Do you ever wonder how the events we publicize here in Your Hometown Newspaper ended?
Were there a lot of people at, say, Swallowfield Days?
How did the weather affect last weekend’s inaugural Art in the Gardens at Liberty Hall?
Dipping back a bit, who locally got money from the sale of Buffalo Trace Distillery’s Millennium Barrel bottles of bourbon?
We spilled a lot of ink telling you about all of these things – and many more through the year. A lot of people put forth a lot of effort to organize and conduct them. Maybe you went to the event, or participated in the activity.
Now we’ll catch you up on some of them, starting with the most recent, and more later as we receive the information.
ARTIN THE GARDENS
Held on the grounds of the Liberty Hall Historic Site over Labor Day Weekend, AIG featured outstanding artists and craftsfolks, music, food and more. A veritable list featuring the Who’s Who of Old Frankfort worked with LHHS personnel to organize and conduct the event.
Then the remnants of Isaac dropped in unexpectedly and unwelcome. And while it didn’t rain on Saturday, Sept. 1, LHHS Executive Director Karla Nicholson said that even though the final figures aren’t in, the chance for rain and storms definitely had an impact.
Karla said that overall AIG was successful, a record number of folks toured Liberty Hall and if the weatherman hadn’t told people they “need to cancel outdoor activities for the weekend” there would likely have been more in attendance.
“We had to stop about an hour early on Sunday because it started raining,” she wrote, “but otherwise the rain didn’t bother us.” Only the threat of it!
We’ll be looking forward to next year’s event.
Swallowfield Days, held Aug. 25-26, featured lovely weather.
Pete Wise, executive director of Swallowfield Days along with his wife Jane, dropped by earlier in the week with a smile on his face, a song in his heart, an event hat, T-shirt, and a thank you note in a bag. Pete and Jane love Swallowfied and the weekend event so much I believe they’d hold it every year if no one else showed up!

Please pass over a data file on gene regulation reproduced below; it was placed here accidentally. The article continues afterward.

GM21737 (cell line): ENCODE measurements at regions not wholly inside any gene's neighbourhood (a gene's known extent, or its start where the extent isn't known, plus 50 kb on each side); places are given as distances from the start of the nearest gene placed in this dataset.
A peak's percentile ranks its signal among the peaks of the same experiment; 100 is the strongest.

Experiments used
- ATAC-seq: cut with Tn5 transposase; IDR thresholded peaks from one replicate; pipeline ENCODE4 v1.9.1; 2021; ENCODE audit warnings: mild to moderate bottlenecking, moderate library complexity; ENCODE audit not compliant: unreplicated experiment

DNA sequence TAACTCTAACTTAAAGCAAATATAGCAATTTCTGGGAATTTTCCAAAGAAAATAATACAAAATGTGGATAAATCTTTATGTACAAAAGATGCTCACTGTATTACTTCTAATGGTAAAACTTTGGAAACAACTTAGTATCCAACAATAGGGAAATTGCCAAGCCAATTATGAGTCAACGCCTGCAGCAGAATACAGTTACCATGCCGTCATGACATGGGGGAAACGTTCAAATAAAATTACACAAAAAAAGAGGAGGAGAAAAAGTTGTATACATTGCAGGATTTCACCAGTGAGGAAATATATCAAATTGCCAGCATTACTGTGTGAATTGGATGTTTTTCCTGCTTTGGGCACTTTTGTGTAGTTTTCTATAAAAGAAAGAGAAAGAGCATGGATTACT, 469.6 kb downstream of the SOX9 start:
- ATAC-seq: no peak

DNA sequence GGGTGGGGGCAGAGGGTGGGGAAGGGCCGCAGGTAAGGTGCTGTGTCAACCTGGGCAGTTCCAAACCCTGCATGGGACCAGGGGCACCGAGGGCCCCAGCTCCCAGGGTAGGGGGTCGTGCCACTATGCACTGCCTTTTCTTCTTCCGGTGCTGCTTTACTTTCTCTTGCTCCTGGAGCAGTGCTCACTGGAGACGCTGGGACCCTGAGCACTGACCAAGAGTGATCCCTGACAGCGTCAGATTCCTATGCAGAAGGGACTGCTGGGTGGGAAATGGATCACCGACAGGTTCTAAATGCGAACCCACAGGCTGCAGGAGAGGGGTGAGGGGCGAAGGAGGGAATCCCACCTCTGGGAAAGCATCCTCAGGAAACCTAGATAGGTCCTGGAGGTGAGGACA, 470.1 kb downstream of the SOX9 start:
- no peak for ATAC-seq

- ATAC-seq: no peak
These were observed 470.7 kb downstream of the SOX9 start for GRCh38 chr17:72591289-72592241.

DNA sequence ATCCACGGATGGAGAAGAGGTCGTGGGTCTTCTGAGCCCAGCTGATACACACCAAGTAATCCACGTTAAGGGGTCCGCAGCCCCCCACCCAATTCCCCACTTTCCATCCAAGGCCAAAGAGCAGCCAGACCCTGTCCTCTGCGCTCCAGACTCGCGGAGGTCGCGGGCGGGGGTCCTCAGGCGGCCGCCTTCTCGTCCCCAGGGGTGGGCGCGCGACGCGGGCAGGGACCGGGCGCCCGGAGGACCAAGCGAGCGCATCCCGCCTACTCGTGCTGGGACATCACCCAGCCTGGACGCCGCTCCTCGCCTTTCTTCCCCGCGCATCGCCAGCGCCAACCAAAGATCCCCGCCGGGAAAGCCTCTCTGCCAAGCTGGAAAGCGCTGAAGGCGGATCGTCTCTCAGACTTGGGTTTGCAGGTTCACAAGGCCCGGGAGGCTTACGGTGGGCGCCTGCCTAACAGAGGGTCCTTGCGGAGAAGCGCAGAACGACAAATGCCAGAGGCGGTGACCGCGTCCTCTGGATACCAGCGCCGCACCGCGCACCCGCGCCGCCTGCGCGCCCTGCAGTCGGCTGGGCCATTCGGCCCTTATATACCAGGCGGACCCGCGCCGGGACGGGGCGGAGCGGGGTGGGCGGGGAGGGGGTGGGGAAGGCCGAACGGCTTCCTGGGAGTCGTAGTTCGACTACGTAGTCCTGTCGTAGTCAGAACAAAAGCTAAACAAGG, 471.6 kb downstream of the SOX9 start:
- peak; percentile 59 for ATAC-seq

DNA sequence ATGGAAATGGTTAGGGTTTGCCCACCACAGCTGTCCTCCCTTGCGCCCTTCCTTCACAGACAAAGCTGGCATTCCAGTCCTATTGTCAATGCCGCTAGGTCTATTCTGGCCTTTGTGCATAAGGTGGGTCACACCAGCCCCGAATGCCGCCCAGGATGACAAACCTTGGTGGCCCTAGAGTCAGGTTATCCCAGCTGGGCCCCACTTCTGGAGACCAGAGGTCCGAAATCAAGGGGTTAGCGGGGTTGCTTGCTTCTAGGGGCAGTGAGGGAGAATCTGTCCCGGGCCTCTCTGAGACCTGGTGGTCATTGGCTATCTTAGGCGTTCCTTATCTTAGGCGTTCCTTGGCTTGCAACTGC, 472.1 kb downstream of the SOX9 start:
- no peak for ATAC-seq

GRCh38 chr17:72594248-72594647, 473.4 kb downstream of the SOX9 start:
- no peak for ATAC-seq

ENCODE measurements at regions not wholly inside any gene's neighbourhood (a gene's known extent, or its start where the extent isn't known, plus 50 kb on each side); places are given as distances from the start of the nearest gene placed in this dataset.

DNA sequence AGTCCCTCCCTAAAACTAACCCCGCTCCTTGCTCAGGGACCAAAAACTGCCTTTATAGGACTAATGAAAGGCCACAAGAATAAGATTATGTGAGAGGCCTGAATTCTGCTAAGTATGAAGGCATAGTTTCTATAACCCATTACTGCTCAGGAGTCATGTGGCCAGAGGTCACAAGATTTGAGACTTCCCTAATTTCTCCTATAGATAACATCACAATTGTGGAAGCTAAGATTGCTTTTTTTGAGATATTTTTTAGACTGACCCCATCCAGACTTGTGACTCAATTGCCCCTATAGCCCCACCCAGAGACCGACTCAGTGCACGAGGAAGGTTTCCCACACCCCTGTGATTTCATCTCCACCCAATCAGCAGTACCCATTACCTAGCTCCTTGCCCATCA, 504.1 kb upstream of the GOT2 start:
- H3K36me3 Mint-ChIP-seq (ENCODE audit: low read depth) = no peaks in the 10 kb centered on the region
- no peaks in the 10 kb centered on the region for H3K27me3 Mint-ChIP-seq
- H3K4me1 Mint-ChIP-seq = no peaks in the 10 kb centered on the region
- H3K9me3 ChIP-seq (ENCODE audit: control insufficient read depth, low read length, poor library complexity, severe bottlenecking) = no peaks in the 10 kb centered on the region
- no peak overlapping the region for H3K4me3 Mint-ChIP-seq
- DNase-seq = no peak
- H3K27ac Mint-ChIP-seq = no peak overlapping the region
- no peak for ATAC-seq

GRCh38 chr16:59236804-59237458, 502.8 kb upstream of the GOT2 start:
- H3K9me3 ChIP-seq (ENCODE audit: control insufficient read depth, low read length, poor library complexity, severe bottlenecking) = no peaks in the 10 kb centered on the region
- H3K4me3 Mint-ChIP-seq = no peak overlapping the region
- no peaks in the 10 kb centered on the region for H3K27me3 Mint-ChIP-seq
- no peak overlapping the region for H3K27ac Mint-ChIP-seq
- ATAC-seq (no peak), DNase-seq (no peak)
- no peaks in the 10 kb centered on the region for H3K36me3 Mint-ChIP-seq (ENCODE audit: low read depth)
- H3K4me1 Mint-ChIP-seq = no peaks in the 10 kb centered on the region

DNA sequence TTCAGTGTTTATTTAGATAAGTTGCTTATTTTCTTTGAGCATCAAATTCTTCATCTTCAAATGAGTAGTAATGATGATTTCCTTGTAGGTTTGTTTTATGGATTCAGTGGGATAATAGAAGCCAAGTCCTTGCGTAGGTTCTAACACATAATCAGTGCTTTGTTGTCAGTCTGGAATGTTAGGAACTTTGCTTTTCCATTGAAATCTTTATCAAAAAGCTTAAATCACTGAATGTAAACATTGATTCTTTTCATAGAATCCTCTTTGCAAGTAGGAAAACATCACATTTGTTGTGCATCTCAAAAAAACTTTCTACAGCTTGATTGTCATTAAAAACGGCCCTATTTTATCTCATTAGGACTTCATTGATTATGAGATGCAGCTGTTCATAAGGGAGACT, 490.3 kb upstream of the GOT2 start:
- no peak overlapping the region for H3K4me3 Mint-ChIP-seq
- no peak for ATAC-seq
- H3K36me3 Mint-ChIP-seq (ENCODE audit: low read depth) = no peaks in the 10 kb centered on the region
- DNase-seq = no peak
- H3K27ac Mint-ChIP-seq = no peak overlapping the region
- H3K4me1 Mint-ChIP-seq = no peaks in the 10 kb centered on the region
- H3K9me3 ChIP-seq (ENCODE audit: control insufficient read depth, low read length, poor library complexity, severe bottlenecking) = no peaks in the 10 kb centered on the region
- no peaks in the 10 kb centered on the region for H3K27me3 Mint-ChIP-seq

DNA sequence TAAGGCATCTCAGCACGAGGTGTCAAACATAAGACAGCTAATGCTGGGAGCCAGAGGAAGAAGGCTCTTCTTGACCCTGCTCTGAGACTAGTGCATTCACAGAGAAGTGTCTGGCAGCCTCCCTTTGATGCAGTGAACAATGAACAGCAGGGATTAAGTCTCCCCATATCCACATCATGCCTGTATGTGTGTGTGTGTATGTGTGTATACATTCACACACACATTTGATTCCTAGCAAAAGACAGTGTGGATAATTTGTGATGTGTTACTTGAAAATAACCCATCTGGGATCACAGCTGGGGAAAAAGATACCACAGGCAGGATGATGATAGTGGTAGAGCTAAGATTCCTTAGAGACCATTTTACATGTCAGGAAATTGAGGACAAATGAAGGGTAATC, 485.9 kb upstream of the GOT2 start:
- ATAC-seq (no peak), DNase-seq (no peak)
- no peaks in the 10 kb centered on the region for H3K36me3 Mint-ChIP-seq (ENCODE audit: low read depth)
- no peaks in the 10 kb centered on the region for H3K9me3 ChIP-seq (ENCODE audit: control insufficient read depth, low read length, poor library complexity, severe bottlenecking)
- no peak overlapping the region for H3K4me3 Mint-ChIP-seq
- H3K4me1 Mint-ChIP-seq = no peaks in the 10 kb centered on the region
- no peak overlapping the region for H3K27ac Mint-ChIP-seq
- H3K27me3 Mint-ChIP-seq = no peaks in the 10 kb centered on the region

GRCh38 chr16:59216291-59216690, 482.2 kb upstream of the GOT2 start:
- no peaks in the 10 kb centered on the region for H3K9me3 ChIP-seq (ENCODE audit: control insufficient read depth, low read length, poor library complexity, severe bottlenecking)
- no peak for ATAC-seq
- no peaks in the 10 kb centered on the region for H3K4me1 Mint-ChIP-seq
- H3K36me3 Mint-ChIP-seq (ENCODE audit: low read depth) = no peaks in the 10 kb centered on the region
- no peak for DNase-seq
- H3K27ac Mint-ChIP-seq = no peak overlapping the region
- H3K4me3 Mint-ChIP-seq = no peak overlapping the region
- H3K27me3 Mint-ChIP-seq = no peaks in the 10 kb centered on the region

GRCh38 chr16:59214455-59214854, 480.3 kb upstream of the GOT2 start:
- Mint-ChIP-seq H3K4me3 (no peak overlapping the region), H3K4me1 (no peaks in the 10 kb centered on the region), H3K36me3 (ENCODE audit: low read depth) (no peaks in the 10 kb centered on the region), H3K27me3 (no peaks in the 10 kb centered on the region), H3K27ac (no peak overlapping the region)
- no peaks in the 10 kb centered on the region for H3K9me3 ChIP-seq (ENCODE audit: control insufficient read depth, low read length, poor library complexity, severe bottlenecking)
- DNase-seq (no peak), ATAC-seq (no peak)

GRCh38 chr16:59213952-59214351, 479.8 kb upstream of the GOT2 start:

He said attendance was steady all day Saturday and Sunday’s “afterglow day” was good, too, with an outdoor church service, lunch and music.
Irvine Pickett won the restored 1996 Mustang convertible. Irvine, Pete wrote, bought his $5 chance on the car back in July at a car cruise-in and thought it was a joke when he was called and told he’d won.
Jane said he actually called Pete to make sure it wasn’t a hoax!
Plans are for Swallowfield Days to return on the last full weekend of August 2013.
MILLENIUM BARREL BOURBON
This one was a while back but we wrote a lot about it at the time, encouraging local non-profits to get involved – and many did, as you’ll see from the list below. Instead of re-writing this, I’ll just share the press release from Buffalo Trace publicist Amy Preske:
“More than $150,000 was raised for various charities across the country with help from Buffalo Trace Distillery.
“The Millennium Barrel Bourbon was the last bourbon barrel of the 20th century filled on Dec. 31, 1999 by Buffalo Trace Distillery and set to age in the Distillery’s warehouse V, the world’s only bonded single barrel aging warehouse.
“In June of 2011, the company bottled this single barrel of whiskey, which yielded 174 handwritten and individually numbered bottles. Each Millennium Barrel bottle was packaged in a numbered hardwood showcase box that includes a piece of the historic barrel’s charred oak stave. Buffalo Trace Distillery then offered all 174 bottles to non-profit organizations wishing to raise funds for their charity.
“Altogether, $152,557 were raised for needy organizations all the way from New York to California. Organizations supporting childcare, senior care, Red Cross, the Ronald McDonald House, Humane Societies, Big Brothers/Big Sisters, Wildlife Centers, and many more were able to benefit from the once-in-a-lifetime opportunity.
“We’re thrilled so many deserving organizations benefited from our Millennium Barrel,” said Kris Comstock, bourbon brand manager. “To help raise over $150,000 for worthwhile causes feels wonderful.”
The following are organizations based in Frankfort or central Kentucky and taken from this list. I might have missed one or two. A complete list of charities – and Amy’s complete release – are available online at www.buffalotracemillennium.com.
Locals that benefited: Thorn Hill Education Center, Ovarian Awareness of Kentucky, Sweet Blessings, The Nature Conservancy of Kentucky, Kentucky Museum of Art and Craft, Frankfort Rotary Youth Fund, Franklin County Council on Aging, Inc., Franklin County Humane Society, Kentucky Employees Charitable Campaign, Big Brothers/Big Sisters of the Bluegrass, The Sunshine Center and the Kentucky Fish and Wildlife Foundation.